We do have a lot of feedback from consumers, both from development, but now importantly when they're experiencing the program in the real world and the satisfaction is very high. It's high on both the meetings product and the online product.

They're telling us that they're having very strong weight loss. They are telling us that upon coming into the program they had confidence that their participation in the program is going to get them the results that they want.

They are experiencing a better integration and better digital tool supporting that, and as we have said many times in the past, just the general positioning of Weight Watchers as not a diet, but more of a holistic program with integrated fitness. They're responding very, very well to that.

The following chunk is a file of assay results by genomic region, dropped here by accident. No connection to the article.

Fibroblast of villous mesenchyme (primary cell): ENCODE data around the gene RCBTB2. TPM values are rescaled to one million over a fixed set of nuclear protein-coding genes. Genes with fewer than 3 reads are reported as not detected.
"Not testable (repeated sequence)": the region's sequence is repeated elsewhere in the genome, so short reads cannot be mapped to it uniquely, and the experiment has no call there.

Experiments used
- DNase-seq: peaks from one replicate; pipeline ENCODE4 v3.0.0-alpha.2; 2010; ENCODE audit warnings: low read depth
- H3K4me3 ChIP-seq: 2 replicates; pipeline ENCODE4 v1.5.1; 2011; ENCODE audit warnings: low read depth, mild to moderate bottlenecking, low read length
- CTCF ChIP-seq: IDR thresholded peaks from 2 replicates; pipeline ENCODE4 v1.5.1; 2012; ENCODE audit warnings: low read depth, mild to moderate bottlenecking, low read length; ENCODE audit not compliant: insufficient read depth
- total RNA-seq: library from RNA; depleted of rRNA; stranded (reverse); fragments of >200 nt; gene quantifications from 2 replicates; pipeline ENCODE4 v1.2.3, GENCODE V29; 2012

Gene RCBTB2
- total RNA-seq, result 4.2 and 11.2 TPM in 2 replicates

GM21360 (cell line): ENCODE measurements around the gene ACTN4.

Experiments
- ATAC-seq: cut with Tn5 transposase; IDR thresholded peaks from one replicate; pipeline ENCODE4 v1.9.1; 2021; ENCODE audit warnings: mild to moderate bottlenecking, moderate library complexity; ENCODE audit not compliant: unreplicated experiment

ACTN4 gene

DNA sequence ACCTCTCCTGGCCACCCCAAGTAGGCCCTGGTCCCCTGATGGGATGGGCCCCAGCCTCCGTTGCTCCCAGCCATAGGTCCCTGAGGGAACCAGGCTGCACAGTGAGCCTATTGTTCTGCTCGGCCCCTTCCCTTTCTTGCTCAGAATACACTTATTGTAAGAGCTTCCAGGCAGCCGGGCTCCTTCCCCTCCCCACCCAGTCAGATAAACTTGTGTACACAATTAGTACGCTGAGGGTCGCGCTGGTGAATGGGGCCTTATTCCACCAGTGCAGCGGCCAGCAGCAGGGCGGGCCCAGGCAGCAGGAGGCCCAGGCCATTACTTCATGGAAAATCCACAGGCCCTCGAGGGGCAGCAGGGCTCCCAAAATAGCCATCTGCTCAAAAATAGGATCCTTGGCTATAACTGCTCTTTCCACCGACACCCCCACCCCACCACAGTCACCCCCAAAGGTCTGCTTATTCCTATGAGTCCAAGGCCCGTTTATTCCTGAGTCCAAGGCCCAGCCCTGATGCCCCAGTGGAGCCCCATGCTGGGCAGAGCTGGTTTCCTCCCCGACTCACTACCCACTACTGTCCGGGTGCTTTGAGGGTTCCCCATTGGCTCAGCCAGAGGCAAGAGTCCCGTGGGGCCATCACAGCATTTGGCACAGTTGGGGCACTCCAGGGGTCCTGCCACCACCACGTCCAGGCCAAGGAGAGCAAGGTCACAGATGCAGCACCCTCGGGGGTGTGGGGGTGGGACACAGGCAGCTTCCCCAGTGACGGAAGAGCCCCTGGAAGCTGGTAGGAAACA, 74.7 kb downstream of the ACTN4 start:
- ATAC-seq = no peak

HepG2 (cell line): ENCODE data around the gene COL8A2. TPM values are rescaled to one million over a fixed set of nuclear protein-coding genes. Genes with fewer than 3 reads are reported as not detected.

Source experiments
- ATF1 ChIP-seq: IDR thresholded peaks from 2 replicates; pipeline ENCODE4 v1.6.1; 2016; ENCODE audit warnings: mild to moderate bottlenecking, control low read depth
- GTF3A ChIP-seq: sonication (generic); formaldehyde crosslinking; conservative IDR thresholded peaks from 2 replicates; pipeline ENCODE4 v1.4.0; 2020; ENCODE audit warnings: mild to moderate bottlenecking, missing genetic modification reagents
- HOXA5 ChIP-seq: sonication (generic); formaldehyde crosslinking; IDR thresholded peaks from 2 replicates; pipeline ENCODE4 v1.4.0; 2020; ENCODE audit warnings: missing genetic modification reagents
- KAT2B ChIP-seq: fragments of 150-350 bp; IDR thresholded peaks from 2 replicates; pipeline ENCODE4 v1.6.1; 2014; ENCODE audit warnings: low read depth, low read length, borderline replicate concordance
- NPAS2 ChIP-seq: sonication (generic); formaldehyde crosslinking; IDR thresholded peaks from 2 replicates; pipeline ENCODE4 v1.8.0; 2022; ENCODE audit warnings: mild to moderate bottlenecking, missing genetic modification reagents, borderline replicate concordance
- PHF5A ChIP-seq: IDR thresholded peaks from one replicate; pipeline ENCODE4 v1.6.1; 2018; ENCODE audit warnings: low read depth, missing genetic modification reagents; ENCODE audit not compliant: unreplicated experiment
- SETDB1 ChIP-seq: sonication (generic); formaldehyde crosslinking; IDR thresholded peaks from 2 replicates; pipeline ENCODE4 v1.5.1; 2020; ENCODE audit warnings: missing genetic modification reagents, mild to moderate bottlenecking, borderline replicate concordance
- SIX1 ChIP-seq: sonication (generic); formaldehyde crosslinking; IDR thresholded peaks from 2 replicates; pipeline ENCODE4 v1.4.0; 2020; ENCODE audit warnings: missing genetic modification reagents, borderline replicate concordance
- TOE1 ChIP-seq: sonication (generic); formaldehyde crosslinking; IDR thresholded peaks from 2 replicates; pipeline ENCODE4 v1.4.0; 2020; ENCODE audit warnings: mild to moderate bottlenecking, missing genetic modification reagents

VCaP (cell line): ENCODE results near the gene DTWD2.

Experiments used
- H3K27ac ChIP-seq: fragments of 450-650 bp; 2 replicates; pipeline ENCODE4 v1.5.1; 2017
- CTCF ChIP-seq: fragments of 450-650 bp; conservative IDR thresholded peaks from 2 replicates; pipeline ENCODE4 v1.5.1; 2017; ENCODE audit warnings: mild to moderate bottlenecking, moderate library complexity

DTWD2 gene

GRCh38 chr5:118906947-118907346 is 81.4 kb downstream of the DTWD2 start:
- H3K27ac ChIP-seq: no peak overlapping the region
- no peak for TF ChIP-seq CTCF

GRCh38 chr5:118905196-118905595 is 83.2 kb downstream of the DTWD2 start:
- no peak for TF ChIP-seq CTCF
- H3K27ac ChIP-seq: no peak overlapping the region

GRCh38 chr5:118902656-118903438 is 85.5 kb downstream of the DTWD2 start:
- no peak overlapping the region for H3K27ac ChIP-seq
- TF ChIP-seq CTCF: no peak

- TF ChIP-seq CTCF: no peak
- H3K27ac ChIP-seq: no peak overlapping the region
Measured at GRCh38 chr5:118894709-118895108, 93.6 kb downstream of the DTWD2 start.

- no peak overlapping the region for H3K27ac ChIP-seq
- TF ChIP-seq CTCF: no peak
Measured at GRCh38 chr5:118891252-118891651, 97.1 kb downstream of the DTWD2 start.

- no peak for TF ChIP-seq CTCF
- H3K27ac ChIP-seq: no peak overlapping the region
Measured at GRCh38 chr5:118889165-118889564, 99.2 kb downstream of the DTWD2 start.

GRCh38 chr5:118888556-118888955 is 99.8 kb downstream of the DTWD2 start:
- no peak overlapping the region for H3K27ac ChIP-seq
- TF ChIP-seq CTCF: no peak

This is leading in turn to the delivery of new digital capabilities, he adds:

We have leveraged our insight's capabilities to launch the Beyond The Scale program and an associated improved service experience for both our digital and meeting room products.

We have improved the digital tools that are the online product and that support the meeting room product. And we are innovating in a different way there, and so we will be bringing feature enhancements and changes much more periodically to that product than we have in the past.

And that's all a function of having a new technology environment and a new development model. I would say that our relevance is there. It's been across both meetings and online and we have more to go.

One example of new digital offerings is Connect, a social platform embedded in the Weight Watchers mobile app that acts as collaborative community tool. Or as Chambers puts it: